(HealthDay News) — Vitamin D levels may affect the pregnancy rate in women undergoing in vitro fertilization, according to research published online in the Journal of Clinical Endocrinology & Metabolism.
Alessio Paffoni, of the Ospedale Maggiore Policlinico in Milan, and colleagues conducted a prospective cross-sectional study to assess in vitro fertilization (IVF) outcomes in women aged 18 to 42 years according to serum level of 25-hydroxyvitamin D (25[OH]D).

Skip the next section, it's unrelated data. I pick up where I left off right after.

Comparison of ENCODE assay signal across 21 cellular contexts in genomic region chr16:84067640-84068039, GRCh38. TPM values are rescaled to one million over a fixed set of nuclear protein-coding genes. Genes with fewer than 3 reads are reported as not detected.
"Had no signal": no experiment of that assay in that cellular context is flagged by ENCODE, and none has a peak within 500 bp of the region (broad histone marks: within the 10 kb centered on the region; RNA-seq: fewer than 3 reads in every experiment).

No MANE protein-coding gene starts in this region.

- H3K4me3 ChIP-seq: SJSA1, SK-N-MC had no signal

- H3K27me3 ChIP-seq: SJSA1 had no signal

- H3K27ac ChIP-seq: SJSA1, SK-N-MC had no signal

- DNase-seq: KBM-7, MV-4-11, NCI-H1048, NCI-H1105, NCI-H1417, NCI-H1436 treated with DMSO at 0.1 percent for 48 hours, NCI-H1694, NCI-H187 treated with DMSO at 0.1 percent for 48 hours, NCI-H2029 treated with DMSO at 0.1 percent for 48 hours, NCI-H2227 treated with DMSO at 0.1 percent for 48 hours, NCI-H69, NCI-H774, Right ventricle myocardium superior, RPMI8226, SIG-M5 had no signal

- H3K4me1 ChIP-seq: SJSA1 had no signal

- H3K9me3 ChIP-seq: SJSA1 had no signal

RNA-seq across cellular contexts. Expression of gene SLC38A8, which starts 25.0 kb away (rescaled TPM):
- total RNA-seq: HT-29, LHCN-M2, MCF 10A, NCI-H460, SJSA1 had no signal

The researchers found that, among women with vitamin D deficiency (<20 ng/mL), the clinical pregnancy rate following IVF was 20% (30 of 154 patients). Among women with serum 25(OH)D levels of 20 ng/mL or higher, the clinical pregnancy rate following IVF was 31% (56 of 181 patients), and the adjusted OR was 2.15.
According to subgroup analysis, women with the highest serum levels of vitamin D were most likely to become pregnant after undergoing IVF.
“Vitamin D is an emerging factor influencing female fertility and IVF outcome,” the researchers wrote. “Additional studies are pressingly needed to confirm a causal relationship and to investigate the potential therapeutic benefits of vitamin D supplementation.”